NaNoWriMo – Why Not?

In past posts, I’ve mentioned some of my past experiences with NaNoWriMo (National Novel Writing Month), and I also mentioned that I have no intention of trying to participate this year. I haven’t explored the why, though, so I thought I’d spend some time digging into it.

As far as I can tell, the first time I tried NaNoWriMo was back in 2003. I don’t have any real record of the attempt itself, but, in the archives I pulled down from an old livejournal that I deleted a few years ago, there was a post from 2004 saying I was planning on participating in NaNoWriMo “again.” Since I graduated college in 2003, and would have been too busy with coursework in earlier years, and since I know I first heard about the challenge from my ex, it’s a reasonable guess. I have no copies of any writing that would have been done in that first attempt, and absolutely no idea what I had written about. I know it would have been written in Kansas, though, as that was the one winter I spent out there. I also know that whatever writing I would have done that year would have been on a desktop computer that was balanced on top of a pair of plastic bins in the living room of the apartment I was living in at the time, while sitting in a wicker chair, likely with the occasional menthol cigarette.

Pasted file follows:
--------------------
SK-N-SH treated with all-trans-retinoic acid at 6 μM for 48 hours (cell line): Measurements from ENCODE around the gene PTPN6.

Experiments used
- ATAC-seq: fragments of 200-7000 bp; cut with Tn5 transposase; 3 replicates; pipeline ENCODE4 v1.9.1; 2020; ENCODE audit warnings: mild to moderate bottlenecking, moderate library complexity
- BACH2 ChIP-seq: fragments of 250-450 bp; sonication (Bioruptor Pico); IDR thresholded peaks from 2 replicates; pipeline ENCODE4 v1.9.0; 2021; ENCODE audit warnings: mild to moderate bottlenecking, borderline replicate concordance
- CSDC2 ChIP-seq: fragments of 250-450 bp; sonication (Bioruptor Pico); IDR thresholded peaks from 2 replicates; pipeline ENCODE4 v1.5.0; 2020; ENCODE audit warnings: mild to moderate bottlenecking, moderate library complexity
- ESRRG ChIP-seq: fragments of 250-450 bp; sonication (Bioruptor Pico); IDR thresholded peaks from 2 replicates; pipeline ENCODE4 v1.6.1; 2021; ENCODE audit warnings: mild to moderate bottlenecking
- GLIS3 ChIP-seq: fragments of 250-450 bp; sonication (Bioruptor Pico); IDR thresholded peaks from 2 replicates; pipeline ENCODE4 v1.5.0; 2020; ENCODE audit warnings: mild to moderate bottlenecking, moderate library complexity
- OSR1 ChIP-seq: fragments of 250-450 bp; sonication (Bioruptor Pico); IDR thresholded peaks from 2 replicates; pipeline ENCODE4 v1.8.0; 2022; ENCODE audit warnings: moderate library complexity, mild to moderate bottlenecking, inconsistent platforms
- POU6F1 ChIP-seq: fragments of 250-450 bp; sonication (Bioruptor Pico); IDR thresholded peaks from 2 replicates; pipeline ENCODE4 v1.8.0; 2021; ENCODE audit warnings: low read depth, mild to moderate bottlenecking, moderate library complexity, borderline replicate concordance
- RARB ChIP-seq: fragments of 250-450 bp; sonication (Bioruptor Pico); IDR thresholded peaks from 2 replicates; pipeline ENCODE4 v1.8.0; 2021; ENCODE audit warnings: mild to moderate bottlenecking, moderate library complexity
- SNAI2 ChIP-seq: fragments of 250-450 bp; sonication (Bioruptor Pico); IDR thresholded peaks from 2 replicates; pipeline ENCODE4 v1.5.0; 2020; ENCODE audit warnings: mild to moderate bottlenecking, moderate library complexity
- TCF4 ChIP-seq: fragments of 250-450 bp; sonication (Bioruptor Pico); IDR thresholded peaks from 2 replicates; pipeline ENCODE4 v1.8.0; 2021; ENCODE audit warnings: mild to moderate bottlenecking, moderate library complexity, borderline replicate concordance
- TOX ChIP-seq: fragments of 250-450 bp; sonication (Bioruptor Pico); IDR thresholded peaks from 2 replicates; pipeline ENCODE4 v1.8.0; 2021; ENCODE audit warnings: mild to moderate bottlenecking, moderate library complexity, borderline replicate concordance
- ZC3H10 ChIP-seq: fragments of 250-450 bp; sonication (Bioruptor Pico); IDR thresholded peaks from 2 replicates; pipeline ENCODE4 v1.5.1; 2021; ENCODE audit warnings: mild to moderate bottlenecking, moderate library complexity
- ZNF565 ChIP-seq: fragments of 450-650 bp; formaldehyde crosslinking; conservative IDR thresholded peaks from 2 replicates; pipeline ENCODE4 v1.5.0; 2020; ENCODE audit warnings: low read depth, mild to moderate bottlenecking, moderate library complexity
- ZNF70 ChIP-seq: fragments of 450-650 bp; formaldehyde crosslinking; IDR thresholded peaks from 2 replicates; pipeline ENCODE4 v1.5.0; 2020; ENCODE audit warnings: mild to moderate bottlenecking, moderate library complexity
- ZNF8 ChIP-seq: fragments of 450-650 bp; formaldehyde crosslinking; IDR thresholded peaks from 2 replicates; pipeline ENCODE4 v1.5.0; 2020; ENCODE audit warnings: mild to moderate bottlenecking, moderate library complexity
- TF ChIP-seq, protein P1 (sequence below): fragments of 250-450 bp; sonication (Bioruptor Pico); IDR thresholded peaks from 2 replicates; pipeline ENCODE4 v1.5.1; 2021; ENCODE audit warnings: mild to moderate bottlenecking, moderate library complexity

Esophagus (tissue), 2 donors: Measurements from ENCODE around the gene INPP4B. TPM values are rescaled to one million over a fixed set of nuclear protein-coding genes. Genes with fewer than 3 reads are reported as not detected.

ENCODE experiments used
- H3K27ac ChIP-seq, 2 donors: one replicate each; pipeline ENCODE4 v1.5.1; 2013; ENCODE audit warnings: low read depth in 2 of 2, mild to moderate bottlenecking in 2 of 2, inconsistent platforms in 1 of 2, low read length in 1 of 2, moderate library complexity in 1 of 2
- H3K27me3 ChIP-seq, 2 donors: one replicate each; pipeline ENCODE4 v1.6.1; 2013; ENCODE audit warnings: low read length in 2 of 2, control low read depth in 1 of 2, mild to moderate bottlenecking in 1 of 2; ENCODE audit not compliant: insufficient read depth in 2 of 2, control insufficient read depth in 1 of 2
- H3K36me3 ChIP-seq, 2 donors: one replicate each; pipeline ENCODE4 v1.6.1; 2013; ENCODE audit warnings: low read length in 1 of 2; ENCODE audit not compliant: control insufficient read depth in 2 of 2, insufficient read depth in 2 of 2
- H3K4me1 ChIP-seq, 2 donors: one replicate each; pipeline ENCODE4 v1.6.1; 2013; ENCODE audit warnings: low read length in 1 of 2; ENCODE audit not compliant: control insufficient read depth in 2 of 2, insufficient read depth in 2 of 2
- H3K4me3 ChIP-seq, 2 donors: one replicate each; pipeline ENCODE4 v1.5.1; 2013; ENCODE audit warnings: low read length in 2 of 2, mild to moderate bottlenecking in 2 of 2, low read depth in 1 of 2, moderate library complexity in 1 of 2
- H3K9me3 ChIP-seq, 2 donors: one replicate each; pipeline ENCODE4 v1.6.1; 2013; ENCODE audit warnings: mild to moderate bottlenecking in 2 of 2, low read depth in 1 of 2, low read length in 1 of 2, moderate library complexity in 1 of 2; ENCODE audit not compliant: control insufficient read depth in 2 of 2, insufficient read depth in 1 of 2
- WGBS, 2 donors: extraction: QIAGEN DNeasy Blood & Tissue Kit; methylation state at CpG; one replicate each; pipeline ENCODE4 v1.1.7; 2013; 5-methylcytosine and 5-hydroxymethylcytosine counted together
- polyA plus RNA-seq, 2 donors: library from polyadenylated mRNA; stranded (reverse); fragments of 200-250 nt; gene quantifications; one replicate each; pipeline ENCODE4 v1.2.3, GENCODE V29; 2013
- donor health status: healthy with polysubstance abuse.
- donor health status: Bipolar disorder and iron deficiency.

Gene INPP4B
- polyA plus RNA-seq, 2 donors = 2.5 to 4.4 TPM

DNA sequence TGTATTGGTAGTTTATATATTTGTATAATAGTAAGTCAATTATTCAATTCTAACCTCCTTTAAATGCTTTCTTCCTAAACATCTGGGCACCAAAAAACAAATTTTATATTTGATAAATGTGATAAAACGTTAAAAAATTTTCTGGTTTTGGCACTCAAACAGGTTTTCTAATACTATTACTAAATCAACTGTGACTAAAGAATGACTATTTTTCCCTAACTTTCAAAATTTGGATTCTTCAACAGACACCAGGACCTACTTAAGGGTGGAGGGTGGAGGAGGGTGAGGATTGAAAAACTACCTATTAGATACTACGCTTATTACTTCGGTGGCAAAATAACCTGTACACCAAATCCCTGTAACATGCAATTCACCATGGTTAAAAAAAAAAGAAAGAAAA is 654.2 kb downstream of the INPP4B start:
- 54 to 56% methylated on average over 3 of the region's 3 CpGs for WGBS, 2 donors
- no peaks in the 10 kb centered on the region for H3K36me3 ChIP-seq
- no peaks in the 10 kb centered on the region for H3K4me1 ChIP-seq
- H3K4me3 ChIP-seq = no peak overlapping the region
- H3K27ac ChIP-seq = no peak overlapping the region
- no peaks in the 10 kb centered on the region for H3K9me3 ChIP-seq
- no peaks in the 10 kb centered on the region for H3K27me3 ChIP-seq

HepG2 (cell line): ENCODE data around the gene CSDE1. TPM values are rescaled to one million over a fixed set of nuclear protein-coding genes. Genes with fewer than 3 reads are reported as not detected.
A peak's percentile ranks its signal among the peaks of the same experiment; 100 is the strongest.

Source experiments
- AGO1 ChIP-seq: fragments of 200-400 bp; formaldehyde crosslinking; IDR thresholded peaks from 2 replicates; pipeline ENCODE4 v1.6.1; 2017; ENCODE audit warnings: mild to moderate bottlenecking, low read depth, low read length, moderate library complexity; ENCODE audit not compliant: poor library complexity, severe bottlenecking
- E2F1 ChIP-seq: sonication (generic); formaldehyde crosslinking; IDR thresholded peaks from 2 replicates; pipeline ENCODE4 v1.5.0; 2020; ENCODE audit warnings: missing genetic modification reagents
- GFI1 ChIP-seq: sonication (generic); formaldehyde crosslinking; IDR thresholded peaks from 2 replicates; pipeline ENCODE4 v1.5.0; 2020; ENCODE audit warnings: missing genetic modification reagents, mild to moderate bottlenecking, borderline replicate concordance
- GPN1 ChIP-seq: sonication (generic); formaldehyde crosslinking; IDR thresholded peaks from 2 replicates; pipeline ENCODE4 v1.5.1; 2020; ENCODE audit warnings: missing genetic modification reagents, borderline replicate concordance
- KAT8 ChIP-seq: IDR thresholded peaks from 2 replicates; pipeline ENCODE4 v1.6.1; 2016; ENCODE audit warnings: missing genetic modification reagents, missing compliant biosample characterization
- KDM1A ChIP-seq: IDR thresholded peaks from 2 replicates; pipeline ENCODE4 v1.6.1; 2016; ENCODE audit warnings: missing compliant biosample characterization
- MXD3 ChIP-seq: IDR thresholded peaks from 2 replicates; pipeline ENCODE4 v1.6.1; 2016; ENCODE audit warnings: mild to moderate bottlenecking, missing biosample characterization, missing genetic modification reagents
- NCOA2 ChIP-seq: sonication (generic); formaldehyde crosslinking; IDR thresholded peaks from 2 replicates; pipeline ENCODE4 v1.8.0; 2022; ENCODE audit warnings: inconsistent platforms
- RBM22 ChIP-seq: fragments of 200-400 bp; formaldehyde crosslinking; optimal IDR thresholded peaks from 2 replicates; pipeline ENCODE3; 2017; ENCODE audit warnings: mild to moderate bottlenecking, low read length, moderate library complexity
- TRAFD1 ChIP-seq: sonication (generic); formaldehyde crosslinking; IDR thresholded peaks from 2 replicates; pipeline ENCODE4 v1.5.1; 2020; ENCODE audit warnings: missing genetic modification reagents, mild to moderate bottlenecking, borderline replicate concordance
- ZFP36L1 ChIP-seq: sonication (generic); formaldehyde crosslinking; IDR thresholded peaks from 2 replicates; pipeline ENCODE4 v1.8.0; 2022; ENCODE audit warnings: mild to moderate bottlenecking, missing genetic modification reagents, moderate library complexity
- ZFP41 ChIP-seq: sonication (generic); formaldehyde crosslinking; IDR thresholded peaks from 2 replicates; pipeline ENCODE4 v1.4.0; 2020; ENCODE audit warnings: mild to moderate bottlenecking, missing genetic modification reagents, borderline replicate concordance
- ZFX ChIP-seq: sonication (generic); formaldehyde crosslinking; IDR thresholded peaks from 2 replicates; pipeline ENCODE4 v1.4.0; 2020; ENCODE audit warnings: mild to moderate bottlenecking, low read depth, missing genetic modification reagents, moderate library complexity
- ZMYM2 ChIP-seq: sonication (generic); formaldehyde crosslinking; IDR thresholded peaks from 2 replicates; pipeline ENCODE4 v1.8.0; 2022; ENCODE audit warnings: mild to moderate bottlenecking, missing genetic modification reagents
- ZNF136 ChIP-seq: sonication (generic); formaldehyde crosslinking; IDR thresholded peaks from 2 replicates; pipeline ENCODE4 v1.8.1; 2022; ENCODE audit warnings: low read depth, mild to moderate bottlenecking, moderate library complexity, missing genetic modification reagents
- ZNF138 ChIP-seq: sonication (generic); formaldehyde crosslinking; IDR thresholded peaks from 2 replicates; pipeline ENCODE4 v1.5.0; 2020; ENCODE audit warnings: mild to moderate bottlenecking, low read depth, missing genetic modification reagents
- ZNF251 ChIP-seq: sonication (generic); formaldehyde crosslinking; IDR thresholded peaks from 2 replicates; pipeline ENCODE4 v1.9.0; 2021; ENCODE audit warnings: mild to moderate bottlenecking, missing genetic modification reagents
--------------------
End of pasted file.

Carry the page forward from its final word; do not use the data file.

Since then, most years, I’ve at least attempted NaNoWriMo, with varying degrees of success. I have files from attempts for every year since 2008, except for 2014, when my son was born. In that time frame, I’ve won (reached 50,000+ words) twice, and had several other attempts with anywhere from a couple thousand words to over 35,000.